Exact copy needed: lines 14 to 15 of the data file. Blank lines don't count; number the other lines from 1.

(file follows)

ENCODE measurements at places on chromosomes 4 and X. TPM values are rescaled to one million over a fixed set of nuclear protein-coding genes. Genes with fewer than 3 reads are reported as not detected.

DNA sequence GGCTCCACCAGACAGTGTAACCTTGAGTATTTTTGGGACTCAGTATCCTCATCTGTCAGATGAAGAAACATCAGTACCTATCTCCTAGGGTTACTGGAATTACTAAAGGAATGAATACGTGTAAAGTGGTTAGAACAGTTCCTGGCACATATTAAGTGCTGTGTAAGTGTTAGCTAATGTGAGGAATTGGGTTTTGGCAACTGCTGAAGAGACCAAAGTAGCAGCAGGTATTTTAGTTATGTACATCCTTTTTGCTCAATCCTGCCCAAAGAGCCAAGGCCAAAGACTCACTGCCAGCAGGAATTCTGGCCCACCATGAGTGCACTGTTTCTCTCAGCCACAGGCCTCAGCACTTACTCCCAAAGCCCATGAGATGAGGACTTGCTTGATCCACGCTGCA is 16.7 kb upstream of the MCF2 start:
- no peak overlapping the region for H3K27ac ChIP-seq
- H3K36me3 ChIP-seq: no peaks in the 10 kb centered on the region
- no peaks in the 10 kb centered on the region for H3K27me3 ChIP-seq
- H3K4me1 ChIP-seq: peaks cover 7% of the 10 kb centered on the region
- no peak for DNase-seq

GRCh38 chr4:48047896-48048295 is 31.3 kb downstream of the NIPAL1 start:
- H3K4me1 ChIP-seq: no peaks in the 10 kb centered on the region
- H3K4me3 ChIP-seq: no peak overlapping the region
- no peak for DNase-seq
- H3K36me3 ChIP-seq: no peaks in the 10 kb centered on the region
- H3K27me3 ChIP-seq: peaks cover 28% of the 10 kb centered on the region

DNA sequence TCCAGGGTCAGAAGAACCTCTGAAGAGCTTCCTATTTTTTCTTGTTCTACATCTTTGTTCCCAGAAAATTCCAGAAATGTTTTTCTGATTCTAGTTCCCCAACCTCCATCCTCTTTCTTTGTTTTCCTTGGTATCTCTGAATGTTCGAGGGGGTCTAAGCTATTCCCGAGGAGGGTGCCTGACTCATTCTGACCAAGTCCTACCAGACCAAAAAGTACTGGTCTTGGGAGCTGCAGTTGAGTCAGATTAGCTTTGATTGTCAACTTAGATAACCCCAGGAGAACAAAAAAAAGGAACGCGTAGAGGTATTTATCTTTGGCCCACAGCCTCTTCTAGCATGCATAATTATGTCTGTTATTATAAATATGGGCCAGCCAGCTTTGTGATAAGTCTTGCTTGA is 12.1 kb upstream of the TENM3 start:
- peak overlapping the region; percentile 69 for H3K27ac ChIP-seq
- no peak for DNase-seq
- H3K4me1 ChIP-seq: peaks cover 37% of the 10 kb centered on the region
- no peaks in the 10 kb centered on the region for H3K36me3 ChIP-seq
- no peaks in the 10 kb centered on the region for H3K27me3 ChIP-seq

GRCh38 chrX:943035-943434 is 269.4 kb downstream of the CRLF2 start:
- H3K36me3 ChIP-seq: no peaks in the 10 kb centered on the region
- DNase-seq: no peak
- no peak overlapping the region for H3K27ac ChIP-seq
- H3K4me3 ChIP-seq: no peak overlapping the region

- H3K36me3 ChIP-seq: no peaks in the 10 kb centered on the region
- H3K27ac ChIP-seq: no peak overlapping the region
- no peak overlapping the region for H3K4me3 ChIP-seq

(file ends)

DNA sequence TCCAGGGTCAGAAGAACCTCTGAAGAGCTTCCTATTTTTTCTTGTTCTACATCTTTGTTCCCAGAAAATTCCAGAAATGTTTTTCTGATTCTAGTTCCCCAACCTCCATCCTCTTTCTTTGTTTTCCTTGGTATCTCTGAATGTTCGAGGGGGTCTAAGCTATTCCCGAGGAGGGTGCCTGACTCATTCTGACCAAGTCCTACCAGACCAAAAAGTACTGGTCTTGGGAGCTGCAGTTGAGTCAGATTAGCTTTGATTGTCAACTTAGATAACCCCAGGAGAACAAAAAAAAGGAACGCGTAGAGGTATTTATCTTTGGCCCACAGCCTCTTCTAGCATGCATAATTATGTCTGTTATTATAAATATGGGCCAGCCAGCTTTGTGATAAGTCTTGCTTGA is 12.1 kb upstream of the TENM3 start:
- peak overlapping the region; percentile 69 for H3K27ac ChIP-seq